The Rev. Mr. BERNARD FOSKETT, son of Mr. William Foskett, of North Crawley in Bucks, a gentleman of good repute, easy fortune and blessed with a numerous offspring, was born March10,1684-5, near Wooburn, in Bedfordshire, where he had an estate. And as he early discovered a taste for learning, he was put under the care of a very able master, with whom he soon made considerable progress. He became experimentally acquainted with religion in the early part of life, and at seventeen years of age joined the Baptist church, then under the pastoral care of Mr. Piggott, in Little Wild Street, London, over which our excellent friend, the Rev. Dr. Samuel Stennett, I hope yet presides1. About this time, an intimacy had commenced between Mr. Foskett and Mr. John Beddome, (the father of our venerable friend, the Rev. Benjamin Beddome, of Bourton, on the water) some years after a respectable minister of the church in the Pithay. The friendship of Mr. John Beddome and Mr. Foskett was like that of Jonathan and David, and lasted through life. Mr. John Beddome was called to the work of the ministry by Mr. Keach's church, of which Dr. Gill was afterwards pastor, and was sent to Henley Arden, near Aulcester, in 1697, to assist the aged Mr. John Wills, pastor of that church, who died about 1705. A few years after the death of Mr. Willis, viz. in 1711, Mr. Foskett, who had been regularly called to the work of the ministry, and exercised his preaching talents several years, quitted the flattering prospects of his profession in London, preferring the character of an amiable minister to that of a skilful physician, and removed to Henley Arden, a place to which his peculiar friendship for Mr. Beddome led him to give the preference. At Henley, at Bengeworth, and at Aulcester, these two worthies continued their joint labors, till the year 1719, when Mr. Foskett received a pressing invitation from Broadmead, to assist Mr. Kitterell, their pastor, and to become the tutor of the academy in the room of Mr. Jope, just removed into the west. This invitation he thought it his duty to accept, and, in 1720, entered on his double charge with great seriousness and firmness. One who for upwards of twenty-four years served with him in the gospel of Christ, and who could not be uninformed of his real character, has favored us with a biographical sketch of him, which demands a place in this essay.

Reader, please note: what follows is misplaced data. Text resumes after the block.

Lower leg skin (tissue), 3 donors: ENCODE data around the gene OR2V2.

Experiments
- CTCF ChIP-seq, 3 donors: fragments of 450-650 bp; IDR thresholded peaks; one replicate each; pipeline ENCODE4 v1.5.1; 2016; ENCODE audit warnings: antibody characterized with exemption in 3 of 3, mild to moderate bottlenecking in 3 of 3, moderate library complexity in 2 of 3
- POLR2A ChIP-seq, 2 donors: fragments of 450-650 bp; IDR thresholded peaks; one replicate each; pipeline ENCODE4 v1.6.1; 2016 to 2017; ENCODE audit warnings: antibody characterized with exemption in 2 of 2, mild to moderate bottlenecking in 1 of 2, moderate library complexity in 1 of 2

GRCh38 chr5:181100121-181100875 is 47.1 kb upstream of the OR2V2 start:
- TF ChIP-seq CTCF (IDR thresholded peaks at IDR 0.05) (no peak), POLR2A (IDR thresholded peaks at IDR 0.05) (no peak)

"His natural abilities were sound and good; and his acquired furniture, of which he never affected making a great show, was very considerable. He had a clear understanding, a penetrating judgment, and a retentive memory. His application to study was constant and severe: but though he was of a retired and contemplative disposition, yet he was not so far detached from the world, as to be wholly unpractised in the duties of social life. In the management of his temporal concerns, he was inflexibly just, and honest; in his counsels, prudent and faithful; in his friendships, sincere and steady; and though he was not a man of strong passions, yet in the relations of a brother and son, he was tender and affectionate, dutiful and obedient. His conduct as a Christian, through a course of nearly sixty years, was most exemplary and ornamental. So that it may be truly said of him, he had few equals, hardly any superiors. Religion he considered not as a matter of mere speculation, but as an affair the most sacred and important. How serious and regular he was in his private devotions, in his attendance on family and public worship, and every other religious exercise, they who best knew him will be readiest to declare. Nor was his religion confined to the closet, the family, or the house of God, but happily diffused its sacred influence through his whole life. Few, they were, if any, of the Christian virtues, that did not shine with a bright and distinguishing lustre in his temper and behaviour; to delineate them all would carry me too far: I must not, however, omit to mention what he was always careful to conceal, his disinterested and extensive benevolence; for in this, as well as in many other respects, in imitation of his Divine Master, he went about doing good. The necessitous and deserving, without distinction, partook of his bounty; but the pious poor he ever considered as the special objects of his regard. And while he often judiciously prescribed to the indigent sick, he generously supplied them with the means of obtaining what was necessary to their relief. And as the gospel ever held the highest place in his esteem, his charities were chiefly directed in such a manner as tended most effectually to promote its interests; so that the poor ministers of Christ shared very largely in his compassionate regards, and were, multitudes of them, refreshed by his liberality. Nor did he confine his benevolence to those of his own sentiments only, but cheerfully extended it to many who differed from him. In a word, as his charities were thus generous and extensive, so the prudence, humanity, and privacy, with which they were conducted, secured to him the most cordial respect from those who shared of them, as well as merited the imitation of those who could not avoid knowing them. And as he was thus charitable whilst living, so in this respect, as well as in many others, being dead he still speaketh.